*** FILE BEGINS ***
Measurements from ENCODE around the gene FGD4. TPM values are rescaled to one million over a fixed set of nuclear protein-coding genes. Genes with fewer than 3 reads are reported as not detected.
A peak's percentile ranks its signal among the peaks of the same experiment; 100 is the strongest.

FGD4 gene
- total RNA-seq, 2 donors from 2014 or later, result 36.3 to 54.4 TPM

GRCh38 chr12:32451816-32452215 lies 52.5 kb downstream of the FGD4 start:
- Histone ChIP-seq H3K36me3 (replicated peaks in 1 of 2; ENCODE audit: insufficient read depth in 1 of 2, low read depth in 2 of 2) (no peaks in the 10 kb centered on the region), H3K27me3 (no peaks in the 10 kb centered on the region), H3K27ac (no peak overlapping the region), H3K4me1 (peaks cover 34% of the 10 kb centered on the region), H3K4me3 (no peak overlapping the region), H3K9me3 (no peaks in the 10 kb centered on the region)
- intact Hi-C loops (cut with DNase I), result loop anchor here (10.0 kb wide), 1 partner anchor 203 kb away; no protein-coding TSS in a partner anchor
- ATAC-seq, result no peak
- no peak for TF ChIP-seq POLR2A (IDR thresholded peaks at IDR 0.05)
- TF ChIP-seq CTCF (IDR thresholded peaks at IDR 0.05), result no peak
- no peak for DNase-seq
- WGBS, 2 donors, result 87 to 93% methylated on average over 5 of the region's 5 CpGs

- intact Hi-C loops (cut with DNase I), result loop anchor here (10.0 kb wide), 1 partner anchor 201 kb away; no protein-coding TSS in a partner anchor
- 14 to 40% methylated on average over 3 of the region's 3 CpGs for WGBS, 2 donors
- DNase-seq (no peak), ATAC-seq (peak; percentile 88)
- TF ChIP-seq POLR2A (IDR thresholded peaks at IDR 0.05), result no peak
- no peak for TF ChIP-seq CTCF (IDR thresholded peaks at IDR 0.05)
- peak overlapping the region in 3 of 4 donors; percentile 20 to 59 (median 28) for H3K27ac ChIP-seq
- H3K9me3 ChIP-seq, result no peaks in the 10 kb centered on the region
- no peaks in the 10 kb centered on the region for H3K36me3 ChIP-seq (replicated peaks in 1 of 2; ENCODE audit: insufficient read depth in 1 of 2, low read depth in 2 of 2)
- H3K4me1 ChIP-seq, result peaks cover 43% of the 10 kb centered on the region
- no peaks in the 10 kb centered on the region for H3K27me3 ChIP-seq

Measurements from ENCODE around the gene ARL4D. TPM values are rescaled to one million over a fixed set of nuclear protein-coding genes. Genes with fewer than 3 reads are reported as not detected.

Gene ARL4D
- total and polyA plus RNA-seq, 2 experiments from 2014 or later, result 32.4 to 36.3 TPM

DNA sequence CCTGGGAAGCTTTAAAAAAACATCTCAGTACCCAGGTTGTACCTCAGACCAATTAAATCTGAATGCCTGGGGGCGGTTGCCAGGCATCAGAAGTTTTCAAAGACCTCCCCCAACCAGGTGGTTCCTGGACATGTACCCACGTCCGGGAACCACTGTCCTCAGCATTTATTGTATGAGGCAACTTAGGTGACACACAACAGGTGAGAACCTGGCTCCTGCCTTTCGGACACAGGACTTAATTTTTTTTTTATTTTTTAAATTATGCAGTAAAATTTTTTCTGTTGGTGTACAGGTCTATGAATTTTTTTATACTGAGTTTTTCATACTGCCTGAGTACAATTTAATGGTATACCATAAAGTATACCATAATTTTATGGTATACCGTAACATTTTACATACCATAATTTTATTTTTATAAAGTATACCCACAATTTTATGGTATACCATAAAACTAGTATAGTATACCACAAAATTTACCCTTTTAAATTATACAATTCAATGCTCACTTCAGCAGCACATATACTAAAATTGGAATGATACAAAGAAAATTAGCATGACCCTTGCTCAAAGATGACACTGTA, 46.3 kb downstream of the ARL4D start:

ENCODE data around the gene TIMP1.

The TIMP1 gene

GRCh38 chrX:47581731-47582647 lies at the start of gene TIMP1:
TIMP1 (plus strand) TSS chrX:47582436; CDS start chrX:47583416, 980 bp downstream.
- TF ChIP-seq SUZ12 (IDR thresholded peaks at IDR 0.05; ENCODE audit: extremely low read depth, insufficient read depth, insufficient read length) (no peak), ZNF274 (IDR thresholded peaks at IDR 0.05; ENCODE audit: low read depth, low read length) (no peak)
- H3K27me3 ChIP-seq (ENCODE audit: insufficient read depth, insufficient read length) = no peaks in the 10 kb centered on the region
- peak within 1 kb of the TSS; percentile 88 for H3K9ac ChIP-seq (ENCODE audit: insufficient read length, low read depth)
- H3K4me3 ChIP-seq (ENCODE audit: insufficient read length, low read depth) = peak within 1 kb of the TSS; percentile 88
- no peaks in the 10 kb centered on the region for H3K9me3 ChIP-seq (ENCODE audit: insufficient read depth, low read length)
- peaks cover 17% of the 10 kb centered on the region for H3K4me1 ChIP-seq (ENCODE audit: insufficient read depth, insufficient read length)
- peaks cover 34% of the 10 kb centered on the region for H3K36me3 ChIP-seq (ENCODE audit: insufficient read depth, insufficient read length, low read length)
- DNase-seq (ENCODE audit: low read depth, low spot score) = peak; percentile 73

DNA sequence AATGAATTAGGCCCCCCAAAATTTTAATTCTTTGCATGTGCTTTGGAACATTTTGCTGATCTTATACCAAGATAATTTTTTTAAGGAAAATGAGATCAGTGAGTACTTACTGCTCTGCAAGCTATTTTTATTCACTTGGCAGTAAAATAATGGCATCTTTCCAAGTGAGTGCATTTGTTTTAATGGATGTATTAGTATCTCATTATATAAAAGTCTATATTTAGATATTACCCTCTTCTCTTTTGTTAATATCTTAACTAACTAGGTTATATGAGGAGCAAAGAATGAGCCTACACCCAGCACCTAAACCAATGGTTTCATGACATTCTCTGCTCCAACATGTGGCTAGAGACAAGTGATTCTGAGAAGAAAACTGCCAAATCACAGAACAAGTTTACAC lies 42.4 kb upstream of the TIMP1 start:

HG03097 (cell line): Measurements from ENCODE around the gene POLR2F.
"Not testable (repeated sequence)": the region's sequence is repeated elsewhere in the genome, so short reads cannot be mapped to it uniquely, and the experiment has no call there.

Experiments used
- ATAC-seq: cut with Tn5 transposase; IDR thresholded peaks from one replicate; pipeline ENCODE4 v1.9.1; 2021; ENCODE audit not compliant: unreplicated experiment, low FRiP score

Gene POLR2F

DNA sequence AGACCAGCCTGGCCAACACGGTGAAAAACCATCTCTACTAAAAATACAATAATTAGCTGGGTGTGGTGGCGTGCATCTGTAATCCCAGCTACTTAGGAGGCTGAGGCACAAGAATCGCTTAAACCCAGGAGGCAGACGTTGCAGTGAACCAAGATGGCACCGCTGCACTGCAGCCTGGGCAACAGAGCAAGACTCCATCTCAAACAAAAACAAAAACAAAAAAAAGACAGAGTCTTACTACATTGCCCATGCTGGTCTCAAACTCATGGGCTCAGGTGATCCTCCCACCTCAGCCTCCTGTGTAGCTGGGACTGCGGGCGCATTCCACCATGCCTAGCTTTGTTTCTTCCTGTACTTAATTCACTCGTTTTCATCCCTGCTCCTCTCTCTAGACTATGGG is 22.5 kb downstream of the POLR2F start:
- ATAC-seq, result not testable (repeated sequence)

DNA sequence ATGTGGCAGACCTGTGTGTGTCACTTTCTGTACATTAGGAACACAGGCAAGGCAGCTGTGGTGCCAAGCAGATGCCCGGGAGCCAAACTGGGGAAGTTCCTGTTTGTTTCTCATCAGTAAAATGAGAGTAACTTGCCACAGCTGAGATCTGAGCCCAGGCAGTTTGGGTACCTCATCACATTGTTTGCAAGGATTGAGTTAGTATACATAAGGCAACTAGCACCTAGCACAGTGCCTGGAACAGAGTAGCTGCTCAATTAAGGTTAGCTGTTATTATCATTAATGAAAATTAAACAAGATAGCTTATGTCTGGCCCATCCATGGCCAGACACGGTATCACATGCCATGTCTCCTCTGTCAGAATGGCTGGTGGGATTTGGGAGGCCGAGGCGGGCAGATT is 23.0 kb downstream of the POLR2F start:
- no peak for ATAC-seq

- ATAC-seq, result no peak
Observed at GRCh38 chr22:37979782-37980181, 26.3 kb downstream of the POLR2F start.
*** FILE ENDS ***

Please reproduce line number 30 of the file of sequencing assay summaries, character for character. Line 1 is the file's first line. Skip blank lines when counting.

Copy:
TIMP1 (plus strand) TSS chrX:47582436; CDS start chrX:47583416, 980 bp downstream.